This article originally appeared on The Guardian.
During the height of Black Lives Matter protests last year, James Quincey, the chief executive of Coca-Cola, spoke about the need for his company to do better when it came to combating systemic racism. “I, like you, am outraged, sad, frustrated, angry. Companies like ours must speak up as allies to the Black Lives Matter movement,” he told employees in a 3 June town hall. “As a nation and as individuals, we must do better. Businesses like ours can play an important role.”
It was similar to the promises executives at other major companies were making. “We must stand with all who are committed to change that will bring us closer to realizing an end to discrimination and hatred,” Craig Menear, the chief executive of Home Depot, said last June.
But as Georgia Republicans advance measures that would disproportionately harm Black voters, Coca-Cola, Home Depot and other major companies in the state have stayed largely silent. This week, I spoke with activists in the state who are pushing major companies in Georgia, including Coca-Cola, Home Depot, Delta, UPS, Aflac and Southern Company, to live up to the promises they made last summer and take a stand against the bills.
“It’s one thing to post your solidarity on social media, and it’s another thing to stop something really harmful from happening to the Black community,” Nse Ufot, the chief executive of the New Georgia Project, which is helping lead the effort, told me. “When the Black community and the Black vote is being attacked as the result of a well-funded, coordinated attack in over 40 states and you’re silent? The hypocrisy is astounding, the silence is deafening.”
Stacey Abrams, who is widely expected to launch a second campaign for Georgia governor in 2022, also told me it was important for businesses to speak out.
“It is a dangerous thing for the business community to be silent,” she told me. “We are obliged at this moment to call for all voices to be lifted up. And for the alarm to ring not only through the communities that are threatened directly, but by those businesses that rely on the durability of our democracy.”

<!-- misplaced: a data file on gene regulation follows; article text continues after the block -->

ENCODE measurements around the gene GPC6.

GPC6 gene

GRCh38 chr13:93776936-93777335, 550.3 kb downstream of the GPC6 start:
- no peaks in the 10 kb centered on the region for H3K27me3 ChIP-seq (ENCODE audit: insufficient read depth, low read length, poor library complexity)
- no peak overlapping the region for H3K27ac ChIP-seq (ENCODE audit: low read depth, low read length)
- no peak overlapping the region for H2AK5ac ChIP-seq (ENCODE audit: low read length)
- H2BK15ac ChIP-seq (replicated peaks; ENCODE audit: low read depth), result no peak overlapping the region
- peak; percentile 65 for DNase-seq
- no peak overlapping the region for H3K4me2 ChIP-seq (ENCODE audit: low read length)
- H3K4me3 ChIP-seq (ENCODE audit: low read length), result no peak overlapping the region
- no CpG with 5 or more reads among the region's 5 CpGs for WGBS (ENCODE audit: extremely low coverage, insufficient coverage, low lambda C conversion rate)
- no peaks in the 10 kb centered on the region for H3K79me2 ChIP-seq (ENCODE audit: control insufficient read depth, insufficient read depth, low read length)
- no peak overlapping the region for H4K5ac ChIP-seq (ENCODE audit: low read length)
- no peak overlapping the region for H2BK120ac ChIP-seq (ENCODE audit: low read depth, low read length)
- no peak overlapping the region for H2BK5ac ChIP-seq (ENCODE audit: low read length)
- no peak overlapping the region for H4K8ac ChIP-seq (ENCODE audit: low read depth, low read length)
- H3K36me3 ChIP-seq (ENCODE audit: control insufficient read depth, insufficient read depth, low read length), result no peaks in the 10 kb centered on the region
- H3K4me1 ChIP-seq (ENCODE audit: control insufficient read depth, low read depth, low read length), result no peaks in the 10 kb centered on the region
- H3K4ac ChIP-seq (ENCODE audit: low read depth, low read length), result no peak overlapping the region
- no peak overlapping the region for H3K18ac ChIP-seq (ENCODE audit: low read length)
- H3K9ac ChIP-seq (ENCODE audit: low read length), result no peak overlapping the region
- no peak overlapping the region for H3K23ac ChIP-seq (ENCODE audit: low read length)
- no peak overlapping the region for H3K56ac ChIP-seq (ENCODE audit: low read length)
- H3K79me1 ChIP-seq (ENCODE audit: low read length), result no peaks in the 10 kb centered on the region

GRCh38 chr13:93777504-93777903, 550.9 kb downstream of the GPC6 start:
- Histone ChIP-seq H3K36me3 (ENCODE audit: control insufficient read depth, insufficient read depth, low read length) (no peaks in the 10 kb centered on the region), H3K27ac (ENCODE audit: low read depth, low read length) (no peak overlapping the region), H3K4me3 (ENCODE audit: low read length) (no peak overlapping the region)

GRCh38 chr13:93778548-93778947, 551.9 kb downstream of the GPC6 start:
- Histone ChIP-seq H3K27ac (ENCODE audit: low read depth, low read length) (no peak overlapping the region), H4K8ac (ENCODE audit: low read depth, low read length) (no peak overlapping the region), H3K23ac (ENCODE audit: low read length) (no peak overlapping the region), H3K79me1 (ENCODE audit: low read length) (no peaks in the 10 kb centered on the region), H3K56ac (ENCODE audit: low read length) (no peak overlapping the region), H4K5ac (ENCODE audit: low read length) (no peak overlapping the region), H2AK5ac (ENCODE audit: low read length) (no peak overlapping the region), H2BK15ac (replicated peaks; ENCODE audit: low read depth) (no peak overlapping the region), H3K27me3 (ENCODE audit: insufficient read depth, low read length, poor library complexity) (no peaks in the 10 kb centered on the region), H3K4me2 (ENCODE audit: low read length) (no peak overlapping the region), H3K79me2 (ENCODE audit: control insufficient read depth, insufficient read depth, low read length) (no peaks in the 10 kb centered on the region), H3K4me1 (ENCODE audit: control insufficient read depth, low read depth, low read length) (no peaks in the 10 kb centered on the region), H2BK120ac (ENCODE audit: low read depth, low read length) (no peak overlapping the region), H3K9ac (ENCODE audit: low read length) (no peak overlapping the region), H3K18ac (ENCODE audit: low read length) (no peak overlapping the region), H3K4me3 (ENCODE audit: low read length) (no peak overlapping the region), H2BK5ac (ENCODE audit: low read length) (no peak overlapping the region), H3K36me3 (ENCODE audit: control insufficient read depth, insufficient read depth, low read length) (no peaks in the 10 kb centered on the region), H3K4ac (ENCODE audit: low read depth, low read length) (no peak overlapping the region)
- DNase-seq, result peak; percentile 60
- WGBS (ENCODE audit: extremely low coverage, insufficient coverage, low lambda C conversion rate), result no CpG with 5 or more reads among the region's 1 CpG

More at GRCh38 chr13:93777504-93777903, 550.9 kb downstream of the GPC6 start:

Unequivocal opposition from big employers in the state would go a long way in making lawmakers think twice about pushing anti-voter legislation, activists say.
“Our appeals, our lobbying, has fallen on deaf ears with these Republican legislators,” said Ufot, whose group is helping lead the pressure campaign. “The most powerful lobbyists in the legislature are the ones that work for these corporations. And I believe they could have stood up and stood tall on behalf of democracy and killed these bills in their infancy.”
But so far, none of the companies have been willing to go out on a limb and take a stand. Representatives from Coca-Cola and Home Depot both said they were “aligned” with the Georgia chamber of commerce, which last week issued a statement saying it had expressed “concern and opposition” to provisions in the bills. (It did not say which ones.)
Ufot said that the chamber’s statement was meaningless – “the weakest sauce” – and questioned whether any lawmaker could read the statement and see it as a condemnation of voter suppression.
“This feels like these are the character moments when you get to see … whether or not they walk their talk,” she said.